Technology and Your Kids

DO go for educational content.
“For children who are age 2 or older, there are educational shows and DVDs, such as Sesame Street and Blues Clues, that are developed with scientific input and do in fact improve a child’s cognitive, social and emotional development,” says Christakis, who has reviewed studies about the effects of educational programming on infants and preschoolers. The findings, reported in the journal Pediatrics, suggested that children not only learn content, but also make cognitive gains by viewing educational programs. Shows that feature imaginative play such as Mister Rogers tend to make children engage in that kind of play after watching, particularly if an adult is with the child and discusses it afterward. Also look for shows that offer age-appropriate lessons in counting, letters, geography, nature, science or identifying shapes, colors and objects. Examples (some are now in syndication): Bill Nye the Science Guy, Sesame Street, Zoboomafoo and Dora the Explorer.

DON’T expect significant learning to come from gadgets.
When it comes to real learning, “there is no substitute for caregiver interaction,” says Christakis, one of the group of researchers who found that the Baby Einstein videos were ineffective and in fact inhibited learning, prompting Disney to change its claims for the product. No video or game, or particular music that accompanies a game, will make your child brighter, he says. “In fact, it has been shown that children will learn language better from a live person than they would from a video with that exact same person teaching the same thing,” he adds. “There is subtle communication between a live person and a baby, social cues that are given off and received.”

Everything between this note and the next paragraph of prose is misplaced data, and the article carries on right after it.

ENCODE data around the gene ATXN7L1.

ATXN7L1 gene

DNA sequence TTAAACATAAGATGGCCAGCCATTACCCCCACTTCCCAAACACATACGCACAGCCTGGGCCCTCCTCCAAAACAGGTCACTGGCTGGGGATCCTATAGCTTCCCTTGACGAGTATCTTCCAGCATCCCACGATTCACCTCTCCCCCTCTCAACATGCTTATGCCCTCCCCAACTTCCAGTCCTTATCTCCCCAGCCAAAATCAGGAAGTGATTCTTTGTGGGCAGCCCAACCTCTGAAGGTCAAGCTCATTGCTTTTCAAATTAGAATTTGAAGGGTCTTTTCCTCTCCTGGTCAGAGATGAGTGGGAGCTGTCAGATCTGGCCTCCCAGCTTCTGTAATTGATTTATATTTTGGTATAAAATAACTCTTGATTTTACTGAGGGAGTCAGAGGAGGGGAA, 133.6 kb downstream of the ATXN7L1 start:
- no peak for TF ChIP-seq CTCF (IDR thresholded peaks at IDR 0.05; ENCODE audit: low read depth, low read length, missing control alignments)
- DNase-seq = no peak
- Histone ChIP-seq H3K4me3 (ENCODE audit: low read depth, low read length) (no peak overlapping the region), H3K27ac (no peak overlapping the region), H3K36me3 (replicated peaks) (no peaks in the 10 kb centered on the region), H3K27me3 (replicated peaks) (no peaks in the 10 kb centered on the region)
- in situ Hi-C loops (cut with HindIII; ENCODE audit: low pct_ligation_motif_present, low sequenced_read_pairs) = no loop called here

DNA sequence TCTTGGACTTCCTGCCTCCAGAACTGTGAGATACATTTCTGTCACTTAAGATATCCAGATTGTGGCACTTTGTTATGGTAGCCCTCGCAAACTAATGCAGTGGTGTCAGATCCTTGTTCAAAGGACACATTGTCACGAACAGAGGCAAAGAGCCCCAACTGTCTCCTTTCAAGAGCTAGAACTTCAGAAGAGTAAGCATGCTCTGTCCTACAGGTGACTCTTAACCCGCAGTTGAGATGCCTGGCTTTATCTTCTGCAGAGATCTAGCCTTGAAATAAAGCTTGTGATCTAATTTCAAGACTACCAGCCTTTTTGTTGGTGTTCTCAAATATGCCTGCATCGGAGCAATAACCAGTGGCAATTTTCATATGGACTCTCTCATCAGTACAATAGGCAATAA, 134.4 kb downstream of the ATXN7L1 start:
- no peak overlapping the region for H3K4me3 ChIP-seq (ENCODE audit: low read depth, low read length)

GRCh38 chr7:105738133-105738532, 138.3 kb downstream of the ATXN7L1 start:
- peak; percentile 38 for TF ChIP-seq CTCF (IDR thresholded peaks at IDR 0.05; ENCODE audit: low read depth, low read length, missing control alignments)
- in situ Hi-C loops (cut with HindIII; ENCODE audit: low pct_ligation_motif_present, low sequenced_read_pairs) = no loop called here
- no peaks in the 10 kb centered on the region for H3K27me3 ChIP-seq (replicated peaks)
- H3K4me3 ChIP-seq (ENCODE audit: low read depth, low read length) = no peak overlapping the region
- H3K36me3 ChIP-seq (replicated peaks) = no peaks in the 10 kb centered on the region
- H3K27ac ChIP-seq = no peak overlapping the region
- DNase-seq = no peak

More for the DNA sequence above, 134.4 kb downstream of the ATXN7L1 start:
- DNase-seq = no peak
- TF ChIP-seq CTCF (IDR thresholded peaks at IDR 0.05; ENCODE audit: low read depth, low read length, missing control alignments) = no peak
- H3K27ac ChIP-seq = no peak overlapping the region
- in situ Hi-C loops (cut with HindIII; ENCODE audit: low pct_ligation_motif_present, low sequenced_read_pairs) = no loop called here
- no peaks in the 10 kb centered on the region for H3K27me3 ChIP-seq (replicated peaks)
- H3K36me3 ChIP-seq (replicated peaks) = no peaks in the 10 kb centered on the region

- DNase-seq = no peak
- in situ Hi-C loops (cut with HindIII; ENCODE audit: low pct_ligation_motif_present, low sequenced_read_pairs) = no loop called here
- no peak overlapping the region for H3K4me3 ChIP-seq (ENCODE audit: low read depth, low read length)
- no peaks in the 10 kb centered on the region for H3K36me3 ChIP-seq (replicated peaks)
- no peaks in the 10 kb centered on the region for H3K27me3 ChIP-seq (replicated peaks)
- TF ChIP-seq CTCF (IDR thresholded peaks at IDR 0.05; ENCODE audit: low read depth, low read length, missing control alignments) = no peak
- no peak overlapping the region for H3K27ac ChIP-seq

It’s easy to think that apps from which children can memorize the ABCs would give them an educational boost, but there’s no evidence that this is true. “Rote memorization is not really learning in the sense of being able to take a concept and apply it to real life,” says Lerner. “No research shows that kids who can say their ABCs at age 2 do better in the long term. It’s much more useful to take a walk with your child around your neighborhood and say, ‘That’s a blue house’ or ‘That’s a yellow house.’ This learning is more meaningful because it’s in a context, part of your child’s everyday world.”